The moon had always felt like an invitation to her, a bright, intoxicating promise of something mysterious and possibly magical. The way it hung there in the evening sky, balanced and luminescent, with the reflected light of the day caught on its cold surface.

The night, too, seemed to beckon. The shadows softening and deepening the contours of the world. An owl hooted low like a lover calling her back to bed, sweet with a touch of sharpness.

And there, dancing through the back rooms of her mind, a memory. The spell of moon and dark and the owl’s sultry call converged to draw out some ancient inner story that had always been there, but which she’d never dared to call her own.

This was what was happening to Jordan the night she disappeared, but no one else would know that for a very, very long time. No one would have any explanation for the way she vanished, seemingly like a ghost, right out from under the watchful eyes of a half dozen nosy neighbors.



This one I wrote while sitting in my car, waiting for my daughter to put her lesson pony to bed for the night. I scribbled it into a Moleskine notebook while still wearing my gloves. (It was chilly.)

It seemed like a perfectly ordinary Thursday, but as it turned out, it would be the day that changed everything. Of course, Arnold didn’t realize this at the time. He just pulled on his trench coat against the London drizzle and descended into the steaming underground to catch the 8:05 uptown to the offices of Shane, Mack & Oliver.

Arnold wasn’t looking forward to the meeting. He knew it wasn’t going to go well. Shane, Mack & Oliver had a reputation for ruthless behavior. Arnold’s company didn’t even have a very good case against the agency they were representing. He had resigned himself to a morning of abuse and cruel punishment. He hadn’t even put on his good suit.

Arnold emerged into the damp sunlight a long, city block from the shining offices where he expected to have his hat handed to him. He shuffled along the sidewalk, his steps recalcitrant and slow. He barely raised his eyes, even to cross the street. That was why he didn’t see the ghost until he’d walked right through it.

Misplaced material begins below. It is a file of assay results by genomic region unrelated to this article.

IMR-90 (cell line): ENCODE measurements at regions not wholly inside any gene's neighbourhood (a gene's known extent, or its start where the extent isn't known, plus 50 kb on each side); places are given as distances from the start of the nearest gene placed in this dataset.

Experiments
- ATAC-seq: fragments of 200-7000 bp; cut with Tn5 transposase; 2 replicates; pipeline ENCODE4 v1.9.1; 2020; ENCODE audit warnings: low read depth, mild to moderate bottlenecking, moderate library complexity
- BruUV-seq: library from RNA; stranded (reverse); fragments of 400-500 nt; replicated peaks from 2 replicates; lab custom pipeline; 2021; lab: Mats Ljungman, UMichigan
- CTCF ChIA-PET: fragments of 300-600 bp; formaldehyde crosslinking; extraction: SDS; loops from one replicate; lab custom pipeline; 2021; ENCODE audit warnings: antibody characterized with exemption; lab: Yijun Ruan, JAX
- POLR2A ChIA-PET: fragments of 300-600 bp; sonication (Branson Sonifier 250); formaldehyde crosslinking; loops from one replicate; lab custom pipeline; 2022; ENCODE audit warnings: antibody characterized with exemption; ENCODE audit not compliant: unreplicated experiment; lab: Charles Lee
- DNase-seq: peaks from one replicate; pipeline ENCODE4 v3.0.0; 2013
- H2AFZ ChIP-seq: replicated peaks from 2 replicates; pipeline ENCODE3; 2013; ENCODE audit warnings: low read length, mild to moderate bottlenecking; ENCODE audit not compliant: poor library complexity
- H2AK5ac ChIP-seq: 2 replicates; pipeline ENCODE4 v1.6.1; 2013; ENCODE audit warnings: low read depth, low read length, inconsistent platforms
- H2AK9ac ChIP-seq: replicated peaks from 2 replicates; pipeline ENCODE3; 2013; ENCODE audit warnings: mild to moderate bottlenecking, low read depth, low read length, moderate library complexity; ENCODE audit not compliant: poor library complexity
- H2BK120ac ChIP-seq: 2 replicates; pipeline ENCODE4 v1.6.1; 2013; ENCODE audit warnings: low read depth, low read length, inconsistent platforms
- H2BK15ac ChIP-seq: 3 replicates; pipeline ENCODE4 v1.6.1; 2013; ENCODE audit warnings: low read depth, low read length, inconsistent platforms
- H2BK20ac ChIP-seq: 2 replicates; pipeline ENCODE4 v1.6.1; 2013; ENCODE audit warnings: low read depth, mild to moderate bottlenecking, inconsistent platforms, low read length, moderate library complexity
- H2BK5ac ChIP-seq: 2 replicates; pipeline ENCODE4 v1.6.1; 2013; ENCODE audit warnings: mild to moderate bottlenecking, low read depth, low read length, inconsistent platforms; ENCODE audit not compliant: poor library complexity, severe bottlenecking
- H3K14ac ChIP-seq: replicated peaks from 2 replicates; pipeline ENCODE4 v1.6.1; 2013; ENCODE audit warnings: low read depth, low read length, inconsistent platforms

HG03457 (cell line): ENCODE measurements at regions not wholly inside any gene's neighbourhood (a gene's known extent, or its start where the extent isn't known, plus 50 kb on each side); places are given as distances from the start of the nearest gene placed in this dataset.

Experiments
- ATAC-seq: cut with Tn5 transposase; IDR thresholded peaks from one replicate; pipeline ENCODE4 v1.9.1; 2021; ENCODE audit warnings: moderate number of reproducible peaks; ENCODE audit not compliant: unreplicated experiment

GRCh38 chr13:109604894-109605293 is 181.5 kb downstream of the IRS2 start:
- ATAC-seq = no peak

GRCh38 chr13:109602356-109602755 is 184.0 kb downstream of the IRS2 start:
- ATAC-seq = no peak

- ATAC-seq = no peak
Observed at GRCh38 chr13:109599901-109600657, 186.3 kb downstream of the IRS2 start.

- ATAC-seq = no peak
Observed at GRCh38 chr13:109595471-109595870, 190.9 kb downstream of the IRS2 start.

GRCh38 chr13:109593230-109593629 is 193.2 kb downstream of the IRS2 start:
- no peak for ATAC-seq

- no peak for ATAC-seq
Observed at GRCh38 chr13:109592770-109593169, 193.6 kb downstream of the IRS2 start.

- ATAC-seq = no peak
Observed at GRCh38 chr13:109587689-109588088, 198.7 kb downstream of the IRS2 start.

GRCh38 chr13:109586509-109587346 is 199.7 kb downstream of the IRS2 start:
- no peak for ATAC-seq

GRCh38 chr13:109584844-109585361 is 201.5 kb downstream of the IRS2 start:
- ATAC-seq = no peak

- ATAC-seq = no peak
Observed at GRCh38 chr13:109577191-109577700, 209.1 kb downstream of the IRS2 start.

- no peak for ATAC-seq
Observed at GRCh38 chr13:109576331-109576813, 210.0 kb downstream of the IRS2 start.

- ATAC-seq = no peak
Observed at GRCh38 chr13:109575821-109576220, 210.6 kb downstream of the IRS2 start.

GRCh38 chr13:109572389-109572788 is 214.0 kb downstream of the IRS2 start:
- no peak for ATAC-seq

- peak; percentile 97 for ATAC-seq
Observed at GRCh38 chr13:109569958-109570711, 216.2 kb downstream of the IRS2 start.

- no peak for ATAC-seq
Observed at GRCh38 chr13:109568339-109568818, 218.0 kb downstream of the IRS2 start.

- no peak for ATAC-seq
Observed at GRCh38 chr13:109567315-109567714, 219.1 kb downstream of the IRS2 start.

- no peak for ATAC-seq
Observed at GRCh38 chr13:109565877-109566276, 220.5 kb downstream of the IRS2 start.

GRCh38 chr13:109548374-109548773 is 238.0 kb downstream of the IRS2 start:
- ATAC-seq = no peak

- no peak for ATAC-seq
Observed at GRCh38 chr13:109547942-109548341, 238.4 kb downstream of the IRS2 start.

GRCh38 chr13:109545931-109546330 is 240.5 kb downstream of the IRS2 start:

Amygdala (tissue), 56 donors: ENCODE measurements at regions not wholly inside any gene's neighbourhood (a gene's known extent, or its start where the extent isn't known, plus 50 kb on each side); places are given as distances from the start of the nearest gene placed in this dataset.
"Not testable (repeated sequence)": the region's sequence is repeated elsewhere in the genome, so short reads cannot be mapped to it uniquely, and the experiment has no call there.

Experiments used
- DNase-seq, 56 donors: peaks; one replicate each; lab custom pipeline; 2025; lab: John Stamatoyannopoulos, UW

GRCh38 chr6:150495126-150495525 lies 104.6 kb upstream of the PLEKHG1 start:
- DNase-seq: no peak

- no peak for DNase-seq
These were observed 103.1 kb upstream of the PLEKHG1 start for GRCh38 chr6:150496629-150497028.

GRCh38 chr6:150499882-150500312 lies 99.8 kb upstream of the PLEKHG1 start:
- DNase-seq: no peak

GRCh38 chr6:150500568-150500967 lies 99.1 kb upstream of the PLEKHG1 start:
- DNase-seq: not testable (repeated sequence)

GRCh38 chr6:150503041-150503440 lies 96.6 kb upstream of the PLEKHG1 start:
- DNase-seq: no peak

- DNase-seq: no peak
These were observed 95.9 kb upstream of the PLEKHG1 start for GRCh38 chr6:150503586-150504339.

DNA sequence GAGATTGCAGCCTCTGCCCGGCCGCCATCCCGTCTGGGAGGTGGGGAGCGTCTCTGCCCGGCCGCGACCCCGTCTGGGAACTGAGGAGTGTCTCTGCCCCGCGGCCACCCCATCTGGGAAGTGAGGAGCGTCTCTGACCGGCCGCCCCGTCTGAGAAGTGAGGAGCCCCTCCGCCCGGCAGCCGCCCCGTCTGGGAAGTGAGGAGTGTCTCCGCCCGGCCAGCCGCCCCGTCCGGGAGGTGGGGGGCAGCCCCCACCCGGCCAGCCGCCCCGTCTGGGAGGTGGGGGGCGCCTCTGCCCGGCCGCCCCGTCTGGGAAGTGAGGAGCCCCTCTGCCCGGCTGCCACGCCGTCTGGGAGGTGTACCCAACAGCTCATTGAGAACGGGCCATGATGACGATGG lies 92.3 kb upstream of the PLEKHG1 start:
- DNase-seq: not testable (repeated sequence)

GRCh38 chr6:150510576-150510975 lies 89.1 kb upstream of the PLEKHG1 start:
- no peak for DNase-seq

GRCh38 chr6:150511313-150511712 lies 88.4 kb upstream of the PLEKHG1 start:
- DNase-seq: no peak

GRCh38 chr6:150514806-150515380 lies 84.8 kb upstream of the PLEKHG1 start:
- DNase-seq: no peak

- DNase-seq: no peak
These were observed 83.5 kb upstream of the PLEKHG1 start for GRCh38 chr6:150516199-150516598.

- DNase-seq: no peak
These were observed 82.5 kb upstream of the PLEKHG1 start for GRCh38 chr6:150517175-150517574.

The ghost didn’t seem surprised. Exasperated, maybe, but not surprised. He harumphed indignantly and gave his head a superior little toss that ended with an eye roll for punctuation. Arnold might not have even stopped except for the fact that walking through the ghost had been something like walking through several sheets of ice – a succession of sharp shivers that ran through his body like a rapid fire spray of machine-gun fire, causing him to convulse somewhat violently.

Arnold stopped and leant over to catch his breath. He clutched at his heart, thinking maybe this was what a heart attack felt like. But then he saw the transparent visage of Mr. Edward Hottentot, Esq. and knew his current state of frigid incapacity was not due to any failure of his heart.



This one I wrote in bed on Werdsmith at 6AM in the morning … with a cat sleeping on my chest.

The weight of the cat on her chest was reassuring. It was like a small, warm anchor that tethered her physically and spiritually to the world. It’s purr was an ancient mantra that soothed and protected her, keeping the bad dreams and anxiety at bay.

But, as the sun crept higher and the sounds of traffic increased, the cat realized it was hungry. It leapt lightly from its perch on her sternum, leaving her at risk of floating away. The cat was not concerned. It sat in a far corner of the small room, grooming its face assiduously, not even bothering to see if the girl was still safely tucked in under the covers and not drifting down the hall.

As for the girl, she came to terms with the cat’s sudden abandonment slowly. She held herself still and breathed as quietly and evenly as she could. Nothing happened. After a few minutes she dared to turn and look out the window. The world was still there, more or less as she’d left it the night before. The girl let out a breath she hadn’t realized she’d been holding and began to plan her day. The first order of business would be finding out her name.